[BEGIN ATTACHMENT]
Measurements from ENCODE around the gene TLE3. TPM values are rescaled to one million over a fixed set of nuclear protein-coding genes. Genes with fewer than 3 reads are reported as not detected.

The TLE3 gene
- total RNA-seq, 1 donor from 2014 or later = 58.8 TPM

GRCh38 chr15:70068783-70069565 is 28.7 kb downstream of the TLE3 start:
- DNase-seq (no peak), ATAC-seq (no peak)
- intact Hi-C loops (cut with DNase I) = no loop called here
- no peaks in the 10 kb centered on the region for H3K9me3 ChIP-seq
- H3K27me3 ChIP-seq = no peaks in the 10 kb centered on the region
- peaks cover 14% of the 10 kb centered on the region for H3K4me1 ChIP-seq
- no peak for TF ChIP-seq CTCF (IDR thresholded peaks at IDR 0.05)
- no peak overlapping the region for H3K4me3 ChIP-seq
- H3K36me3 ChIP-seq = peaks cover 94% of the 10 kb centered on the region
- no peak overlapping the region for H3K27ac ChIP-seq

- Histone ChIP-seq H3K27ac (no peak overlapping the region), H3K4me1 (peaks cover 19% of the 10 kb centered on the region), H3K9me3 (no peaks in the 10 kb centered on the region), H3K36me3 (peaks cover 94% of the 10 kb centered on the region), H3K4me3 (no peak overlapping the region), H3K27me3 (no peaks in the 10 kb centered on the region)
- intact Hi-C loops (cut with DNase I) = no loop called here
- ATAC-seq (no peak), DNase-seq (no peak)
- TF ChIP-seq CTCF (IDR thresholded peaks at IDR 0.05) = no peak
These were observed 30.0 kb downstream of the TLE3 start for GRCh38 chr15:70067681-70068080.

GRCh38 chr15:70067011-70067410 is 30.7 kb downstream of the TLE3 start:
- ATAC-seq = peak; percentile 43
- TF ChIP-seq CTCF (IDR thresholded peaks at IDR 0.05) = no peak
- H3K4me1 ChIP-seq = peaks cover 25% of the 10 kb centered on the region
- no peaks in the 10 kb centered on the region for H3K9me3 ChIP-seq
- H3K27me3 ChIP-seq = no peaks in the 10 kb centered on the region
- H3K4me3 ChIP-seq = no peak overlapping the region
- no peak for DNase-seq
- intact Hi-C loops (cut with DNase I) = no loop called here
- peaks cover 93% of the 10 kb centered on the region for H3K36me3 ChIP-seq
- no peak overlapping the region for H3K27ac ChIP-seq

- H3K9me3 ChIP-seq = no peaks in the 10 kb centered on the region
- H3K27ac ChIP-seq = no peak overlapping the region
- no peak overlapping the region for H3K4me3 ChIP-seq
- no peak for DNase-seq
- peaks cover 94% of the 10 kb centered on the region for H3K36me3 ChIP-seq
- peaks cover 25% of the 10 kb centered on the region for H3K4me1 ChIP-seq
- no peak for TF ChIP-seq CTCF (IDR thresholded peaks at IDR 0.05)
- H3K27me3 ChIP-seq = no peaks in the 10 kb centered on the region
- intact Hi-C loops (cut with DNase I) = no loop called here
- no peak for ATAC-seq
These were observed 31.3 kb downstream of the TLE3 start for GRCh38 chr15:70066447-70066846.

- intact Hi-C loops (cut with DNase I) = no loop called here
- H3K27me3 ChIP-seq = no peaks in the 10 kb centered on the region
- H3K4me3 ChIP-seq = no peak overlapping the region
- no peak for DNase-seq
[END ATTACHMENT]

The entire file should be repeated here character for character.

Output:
Measurements from ENCODE around the gene TLE3. TPM values are rescaled to one million over a fixed set of nuclear protein-coding genes. Genes with fewer than 3 reads are reported as not detected.

The TLE3 gene
- total RNA-seq, 1 donor from 2014 or later = 58.8 TPM

GRCh38 chr15:70068783-70069565 is 28.7 kb downstream of the TLE3 start:
- DNase-seq (no peak), ATAC-seq (no peak)
- intact Hi-C loops (cut with DNase I) = no loop called here
- no peaks in the 10 kb centered on the region for H3K9me3 ChIP-seq
- H3K27me3 ChIP-seq = no peaks in the 10 kb centered on the region
- peaks cover 14% of the 10 kb centered on the region for H3K4me1 ChIP-seq
- no peak for TF ChIP-seq CTCF (IDR thresholded peaks at IDR 0.05)
- no peak overlapping the region for H3K4me3 ChIP-seq
- H3K36me3 ChIP-seq = peaks cover 94% of the 10 kb centered on the region
- no peak overlapping the region for H3K27ac ChIP-seq

- Histone ChIP-seq H3K27ac (no peak overlapping the region), H3K4me1 (peaks cover 19% of the 10 kb centered on the region), H3K9me3 (no peaks in the 10 kb centered on the region), H3K36me3 (peaks cover 94% of the 10 kb centered on the region), H3K4me3 (no peak overlapping the region), H3K27me3 (no peaks in the 10 kb centered on the region)
- intact Hi-C loops (cut with DNase I) = no loop called here
- ATAC-seq (no peak), DNase-seq (no peak)
- TF ChIP-seq CTCF (IDR thresholded peaks at IDR 0.05) = no peak
These were observed 30.0 kb downstream of the TLE3 start for GRCh38 chr15:70067681-70068080.

GRCh38 chr15:70067011-70067410 is 30.7 kb downstream of the TLE3 start:
- ATAC-seq = peak; percentile 43
- TF ChIP-seq CTCF (IDR thresholded peaks at IDR 0.05) = no peak
- H3K4me1 ChIP-seq = peaks cover 25% of the 10 kb centered on the region
- no peaks in the 10 kb centered on the region for H3K9me3 ChIP-seq
- H3K27me3 ChIP-seq = no peaks in the 10 kb centered on the region
- H3K4me3 ChIP-seq = no peak overlapping the region
- no peak for DNase-seq
- intact Hi-C loops (cut with DNase I) = no loop called here
- peaks cover 93% of the 10 kb centered on the region for H3K36me3 ChIP-seq
- no peak overlapping the region for H3K27ac ChIP-seq

- H3K9me3 ChIP-seq = no peaks in the 10 kb centered on the region
- H3K27ac ChIP-seq = no peak overlapping the region
- no peak overlapping the region for H3K4me3 ChIP-seq
- no peak for DNase-seq
- peaks cover 94% of the 10 kb centered on the region for H3K36me3 ChIP-seq
- peaks cover 25% of the 10 kb centered on the region for H3K4me1 ChIP-seq
- no peak for TF ChIP-seq CTCF (IDR thresholded peaks at IDR 0.05)
- H3K27me3 ChIP-seq = no peaks in the 10 kb centered on the region
- intact Hi-C loops (cut with DNase I) = no loop called here
- no peak for ATAC-seq
These were observed 31.3 kb downstream of the TLE3 start for GRCh38 chr15:70066447-70066846.

- intact Hi-C loops (cut with DNase I) = no loop called here
- H3K27me3 ChIP-seq = no peaks in the 10 kb centered on the region
- H3K4me3 ChIP-seq = no peak overlapping the region
- no peak for DNase-seq